A film as controversial, inventive and shocking as the subject it depicts: the recent terrorist attacks on French soil. As part of the Official Selection in San Sebastian International Film Festival, Nocturama caused a wild frisson this Sunday.
The first quarter of the film has no narrative. The camera simply follows different characters, all of them young, on the streets and in the tube of Paris. They take pictures of strange things in order to register their journey, and they are always worried about time. Some throw away their mobile in a rubbish bin, just like criminals or secret agents would do. Audience still do not know whether these characters are connected and how.
The lack of rationale in the narrative, as well as the absence of logical explanations make the film very intriguing to watch. The thriller gradually morphs into a suspense movie, until finally the characters meet and dance together. They are all united into one single purpose: a strange dance to terrify Paris.
Bonello uses the history of France ir order to construct new revolutionaries. This bunch of sans culotte are radical and militant partisans. Their rhetoric is not coherent, but they are ready to sacrifice their lives for a new order. They are able to infiltrate the security of French companies because they do not look like Arabs. They are clever enough to rehearse their terrorist attacks in a natural way.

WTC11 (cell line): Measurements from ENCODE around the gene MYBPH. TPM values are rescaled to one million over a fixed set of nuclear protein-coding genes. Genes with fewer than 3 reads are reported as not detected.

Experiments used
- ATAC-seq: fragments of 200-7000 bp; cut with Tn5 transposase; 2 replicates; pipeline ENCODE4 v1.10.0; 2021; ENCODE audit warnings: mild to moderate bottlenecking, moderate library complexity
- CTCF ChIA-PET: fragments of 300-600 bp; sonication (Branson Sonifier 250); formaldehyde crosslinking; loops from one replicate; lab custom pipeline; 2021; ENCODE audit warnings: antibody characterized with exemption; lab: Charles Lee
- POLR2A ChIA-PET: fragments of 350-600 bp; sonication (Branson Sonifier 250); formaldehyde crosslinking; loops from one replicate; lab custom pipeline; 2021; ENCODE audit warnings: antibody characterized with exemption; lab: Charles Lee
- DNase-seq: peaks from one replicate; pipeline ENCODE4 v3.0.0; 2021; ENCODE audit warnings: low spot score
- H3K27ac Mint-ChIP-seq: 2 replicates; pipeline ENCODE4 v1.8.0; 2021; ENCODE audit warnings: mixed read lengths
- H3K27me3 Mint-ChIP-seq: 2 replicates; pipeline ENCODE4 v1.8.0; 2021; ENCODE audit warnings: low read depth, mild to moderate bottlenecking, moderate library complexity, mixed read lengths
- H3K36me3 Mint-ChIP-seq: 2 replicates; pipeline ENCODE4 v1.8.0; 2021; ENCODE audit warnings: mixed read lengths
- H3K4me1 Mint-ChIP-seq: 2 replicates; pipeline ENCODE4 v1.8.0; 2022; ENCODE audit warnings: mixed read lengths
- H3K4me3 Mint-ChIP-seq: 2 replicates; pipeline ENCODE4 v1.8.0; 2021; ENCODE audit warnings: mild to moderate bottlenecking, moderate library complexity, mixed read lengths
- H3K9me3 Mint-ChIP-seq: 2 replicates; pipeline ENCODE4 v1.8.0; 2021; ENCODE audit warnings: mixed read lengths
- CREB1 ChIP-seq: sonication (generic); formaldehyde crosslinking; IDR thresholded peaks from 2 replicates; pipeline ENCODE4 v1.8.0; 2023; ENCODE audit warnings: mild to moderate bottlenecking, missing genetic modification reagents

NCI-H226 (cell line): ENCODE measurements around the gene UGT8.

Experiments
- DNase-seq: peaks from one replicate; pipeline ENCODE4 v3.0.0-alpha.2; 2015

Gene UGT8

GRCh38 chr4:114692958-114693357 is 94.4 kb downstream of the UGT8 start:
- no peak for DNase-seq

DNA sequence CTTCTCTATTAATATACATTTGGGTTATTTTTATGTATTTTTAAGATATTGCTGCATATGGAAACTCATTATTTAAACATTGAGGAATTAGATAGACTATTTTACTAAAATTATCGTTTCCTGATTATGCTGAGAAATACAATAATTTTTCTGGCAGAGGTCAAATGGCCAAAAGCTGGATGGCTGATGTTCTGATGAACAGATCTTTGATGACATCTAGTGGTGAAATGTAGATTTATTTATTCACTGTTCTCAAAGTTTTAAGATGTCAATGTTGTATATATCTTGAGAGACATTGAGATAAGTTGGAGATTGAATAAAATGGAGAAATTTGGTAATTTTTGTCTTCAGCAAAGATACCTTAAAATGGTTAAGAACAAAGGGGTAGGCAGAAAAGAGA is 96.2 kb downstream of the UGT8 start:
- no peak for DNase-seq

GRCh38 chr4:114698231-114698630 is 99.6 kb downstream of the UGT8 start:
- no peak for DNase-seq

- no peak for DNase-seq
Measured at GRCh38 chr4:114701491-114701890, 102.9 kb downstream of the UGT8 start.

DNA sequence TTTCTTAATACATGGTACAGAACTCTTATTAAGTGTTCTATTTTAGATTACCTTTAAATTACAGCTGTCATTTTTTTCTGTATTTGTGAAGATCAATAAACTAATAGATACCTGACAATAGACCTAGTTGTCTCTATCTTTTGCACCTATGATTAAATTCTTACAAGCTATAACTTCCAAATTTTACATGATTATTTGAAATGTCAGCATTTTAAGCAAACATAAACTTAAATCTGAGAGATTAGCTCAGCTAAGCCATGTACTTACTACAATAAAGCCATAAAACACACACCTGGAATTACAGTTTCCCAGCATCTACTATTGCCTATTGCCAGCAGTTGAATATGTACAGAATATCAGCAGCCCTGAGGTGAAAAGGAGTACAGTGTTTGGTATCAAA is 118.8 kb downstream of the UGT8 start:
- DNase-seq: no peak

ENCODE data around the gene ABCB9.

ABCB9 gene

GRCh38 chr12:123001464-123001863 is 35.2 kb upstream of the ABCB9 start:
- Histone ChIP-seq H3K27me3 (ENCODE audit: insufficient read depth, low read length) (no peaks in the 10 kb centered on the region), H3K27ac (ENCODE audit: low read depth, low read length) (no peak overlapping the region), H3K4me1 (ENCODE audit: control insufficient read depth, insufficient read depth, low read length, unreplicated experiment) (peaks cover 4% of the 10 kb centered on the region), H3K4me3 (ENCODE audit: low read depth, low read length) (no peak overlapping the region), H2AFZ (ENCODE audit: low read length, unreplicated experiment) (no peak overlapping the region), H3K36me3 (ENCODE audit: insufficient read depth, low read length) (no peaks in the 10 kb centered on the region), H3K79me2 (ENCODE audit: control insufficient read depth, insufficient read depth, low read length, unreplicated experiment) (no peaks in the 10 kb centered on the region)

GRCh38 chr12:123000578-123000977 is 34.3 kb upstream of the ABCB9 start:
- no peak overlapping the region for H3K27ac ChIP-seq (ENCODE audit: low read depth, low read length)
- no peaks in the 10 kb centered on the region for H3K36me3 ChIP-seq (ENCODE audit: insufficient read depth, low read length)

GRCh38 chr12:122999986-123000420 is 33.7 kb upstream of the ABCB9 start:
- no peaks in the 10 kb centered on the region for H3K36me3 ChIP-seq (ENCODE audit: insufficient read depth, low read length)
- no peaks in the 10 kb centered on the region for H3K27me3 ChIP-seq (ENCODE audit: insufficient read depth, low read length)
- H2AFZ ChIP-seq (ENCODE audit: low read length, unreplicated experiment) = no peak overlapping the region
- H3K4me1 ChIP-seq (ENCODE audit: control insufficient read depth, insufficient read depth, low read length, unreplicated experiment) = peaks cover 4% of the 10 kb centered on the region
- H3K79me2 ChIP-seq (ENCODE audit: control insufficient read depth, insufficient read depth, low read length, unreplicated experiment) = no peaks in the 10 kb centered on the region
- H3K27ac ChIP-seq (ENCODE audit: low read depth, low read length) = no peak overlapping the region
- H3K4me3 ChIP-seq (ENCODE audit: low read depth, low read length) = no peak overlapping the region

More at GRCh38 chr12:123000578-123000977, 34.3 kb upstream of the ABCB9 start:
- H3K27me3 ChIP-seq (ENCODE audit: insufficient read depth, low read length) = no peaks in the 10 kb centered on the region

Once their purpose is complete, they decide they will meet again for a whole night in a shopping mall – the most ironic place to be. Malls shouldn’t be a place to be happy, have fun and celebrate the success of a terrorist attack. Indeed Bonello’s criticism of the establishment is very acid. For him, terrorists want the same things as the bourgeoisie.
Some of the scenes are beautifully emblematic of a generation: the emptiness of existence comes in the form of masks, plastic curtains and mannequins. After all extremists are merely string puppets, easy to manipulate. Music in the film is powerful and hypnotic. The sounds of rap, house and pop explain the behaviour of a French generation who inherited the clash as a way of living. Even ‘My Way’, delivered by Shirley Bassey, acquires a new meaning in Nocturama.
The camerawork is also remarkable and somehow resonates with Gus Van Sant’s Elephant (2003): it follows both killers and victims in a disciplined and homogenous.
There is a lot of anger in France now, this is very clear in the movie. People simply cannot understand how a lorry could drive freely around Nice on the night of a French national holiday. The film reflects the serious dysfunctional facets of a society and the failures of social integration. Watching it is a disturbing catharsis.
Nocturama is showing right now as part of the Official Competition of the San Sebastian Film Festival, which DMovies is covering in loco.
This is the film trailer: